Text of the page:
by Capt. Tom Van Horn
Hot summer days in Central Florida are brutal, so wise anglers and the fish will take advantage of the cool nights, early morning and late evening hours to feed and stock their prey. So, adjust your routine in June, July, and August, by fishing at night, during the predawn hours, and in the late afternoon after work and reap the rewards of the summertime fishing bonanza.
Look for the tarpon and shark numbers to increase along the beach, and let us not forget about the schools of large jack carvalle and the tripletail as both fisheries are cranking up. Remember, snook season closes this week, so let’s give them a chance to relax a bit.
When the summer doldrums set in, the waters clear, and the seas flatten out, the window of opportunity opens for smaller boats, so near-shore opportunities are typically the best you’ll see all year along the beach. June is the time of year when the kingfish move in close shadowing schools of Atlantic menhaden (pogies) along the beach and in the Port Canaveral buoy line, and slow trolling live pogies can result in some outstanding catches.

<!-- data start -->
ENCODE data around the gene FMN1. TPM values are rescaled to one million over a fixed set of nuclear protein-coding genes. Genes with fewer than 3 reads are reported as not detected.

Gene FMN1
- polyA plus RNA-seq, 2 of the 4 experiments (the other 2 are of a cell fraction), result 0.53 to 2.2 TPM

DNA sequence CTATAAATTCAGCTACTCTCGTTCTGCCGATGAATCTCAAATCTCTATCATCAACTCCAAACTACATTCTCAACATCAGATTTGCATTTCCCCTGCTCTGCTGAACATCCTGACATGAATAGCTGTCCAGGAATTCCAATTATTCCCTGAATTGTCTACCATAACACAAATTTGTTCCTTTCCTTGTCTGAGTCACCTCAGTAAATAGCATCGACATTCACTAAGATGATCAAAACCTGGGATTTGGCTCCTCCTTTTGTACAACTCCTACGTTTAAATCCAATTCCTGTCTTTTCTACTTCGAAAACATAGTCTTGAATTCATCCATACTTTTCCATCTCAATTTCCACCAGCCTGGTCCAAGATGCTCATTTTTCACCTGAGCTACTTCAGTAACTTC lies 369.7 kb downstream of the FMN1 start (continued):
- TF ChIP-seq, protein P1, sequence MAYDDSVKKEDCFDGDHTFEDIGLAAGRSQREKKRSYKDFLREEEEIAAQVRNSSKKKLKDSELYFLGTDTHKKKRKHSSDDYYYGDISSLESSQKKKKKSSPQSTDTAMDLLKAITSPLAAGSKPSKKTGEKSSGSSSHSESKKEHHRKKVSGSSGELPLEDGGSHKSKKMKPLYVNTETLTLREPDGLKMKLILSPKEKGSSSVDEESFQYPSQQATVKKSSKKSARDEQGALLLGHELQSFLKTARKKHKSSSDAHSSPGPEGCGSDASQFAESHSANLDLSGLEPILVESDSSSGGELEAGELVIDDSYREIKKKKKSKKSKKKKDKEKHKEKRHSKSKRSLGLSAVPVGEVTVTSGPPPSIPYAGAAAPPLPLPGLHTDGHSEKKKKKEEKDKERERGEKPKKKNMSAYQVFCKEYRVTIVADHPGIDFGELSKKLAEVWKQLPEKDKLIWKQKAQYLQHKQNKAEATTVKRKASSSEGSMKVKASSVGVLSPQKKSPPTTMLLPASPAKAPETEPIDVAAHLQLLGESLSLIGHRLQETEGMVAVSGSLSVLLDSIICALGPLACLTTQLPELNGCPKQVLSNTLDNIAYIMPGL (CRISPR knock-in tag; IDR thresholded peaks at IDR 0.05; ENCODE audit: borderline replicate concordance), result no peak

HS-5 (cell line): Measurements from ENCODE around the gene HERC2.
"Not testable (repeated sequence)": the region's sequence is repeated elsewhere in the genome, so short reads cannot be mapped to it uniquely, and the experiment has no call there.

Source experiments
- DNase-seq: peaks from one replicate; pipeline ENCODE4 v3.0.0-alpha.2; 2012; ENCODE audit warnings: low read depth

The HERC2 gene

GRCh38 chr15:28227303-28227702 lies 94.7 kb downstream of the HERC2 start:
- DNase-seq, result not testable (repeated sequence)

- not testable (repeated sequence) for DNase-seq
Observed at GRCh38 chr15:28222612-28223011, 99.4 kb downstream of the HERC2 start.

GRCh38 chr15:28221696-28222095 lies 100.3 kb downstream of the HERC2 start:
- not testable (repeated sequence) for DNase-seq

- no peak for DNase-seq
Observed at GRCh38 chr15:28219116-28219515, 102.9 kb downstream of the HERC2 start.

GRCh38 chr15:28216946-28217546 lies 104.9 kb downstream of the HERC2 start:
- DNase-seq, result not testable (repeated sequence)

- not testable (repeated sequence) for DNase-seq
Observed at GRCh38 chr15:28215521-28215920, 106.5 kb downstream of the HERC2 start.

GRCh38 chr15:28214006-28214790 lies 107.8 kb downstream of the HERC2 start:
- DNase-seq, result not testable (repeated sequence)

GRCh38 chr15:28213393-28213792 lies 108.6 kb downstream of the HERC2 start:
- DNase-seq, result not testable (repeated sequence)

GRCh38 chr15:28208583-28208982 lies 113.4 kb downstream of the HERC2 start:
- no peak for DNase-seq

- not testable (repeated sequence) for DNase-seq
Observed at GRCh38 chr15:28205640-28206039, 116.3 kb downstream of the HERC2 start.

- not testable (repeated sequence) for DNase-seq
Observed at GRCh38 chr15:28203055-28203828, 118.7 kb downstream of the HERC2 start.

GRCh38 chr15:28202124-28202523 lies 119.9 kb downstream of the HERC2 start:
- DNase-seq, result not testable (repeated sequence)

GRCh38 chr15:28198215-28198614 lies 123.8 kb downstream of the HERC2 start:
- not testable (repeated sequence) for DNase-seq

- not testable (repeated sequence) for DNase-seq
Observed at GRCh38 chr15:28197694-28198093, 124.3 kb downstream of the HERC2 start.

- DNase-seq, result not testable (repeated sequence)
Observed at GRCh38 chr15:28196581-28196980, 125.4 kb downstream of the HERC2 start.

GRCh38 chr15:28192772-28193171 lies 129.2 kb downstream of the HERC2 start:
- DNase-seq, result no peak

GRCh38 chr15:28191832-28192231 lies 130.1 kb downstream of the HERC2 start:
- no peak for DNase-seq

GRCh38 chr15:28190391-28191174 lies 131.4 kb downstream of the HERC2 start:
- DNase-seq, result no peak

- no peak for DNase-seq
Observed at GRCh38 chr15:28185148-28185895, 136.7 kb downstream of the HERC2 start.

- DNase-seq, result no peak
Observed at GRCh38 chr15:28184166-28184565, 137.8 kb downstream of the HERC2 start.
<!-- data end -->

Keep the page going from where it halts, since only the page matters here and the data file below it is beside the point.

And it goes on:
Offshore, look for the dolphin bite to slow as the schools begin to spread out. The kingfish concentration will remain good along the inshore reefs and wrecks of 8A Reef and Pelican Flats, so again slow trolling with live pogies will produce the best action. Additionally, bottom fishing will remain good for snapper and grouper until the first summer squall (hurricane) blows in and muddies up the water.
On the flats, focus your efforts between 5am and 9am, and in the late afternoon after the thunderstorms dissipate. Night fishing will also produce descent catches of sea trout. When fishing the flats at night, I prefer fishing real slow with glow in the dark shrimp imitation baits like the DOA Glow Shrimp. If you can only fish during the heat of the day, target the docks with deepwater access. In the early morning look for trout and redfish up in the skinny water around concentration of bait, and toss them your favorite top water plug.
Remember as the days heat up, long battles will kill fish, so if you plan on targeting large fish please step up your tackle to shorten the battle. Also, dissolved oxygen levels are low, so leave them in the water as much as possible, and revive them completely before releasing them.
As always, if you need more information or have questions, please contact me.
Good luck and good fishing,
Captain Tom Van Horn
Mosquito Coast Fishing Charters
407-416-1187 on the water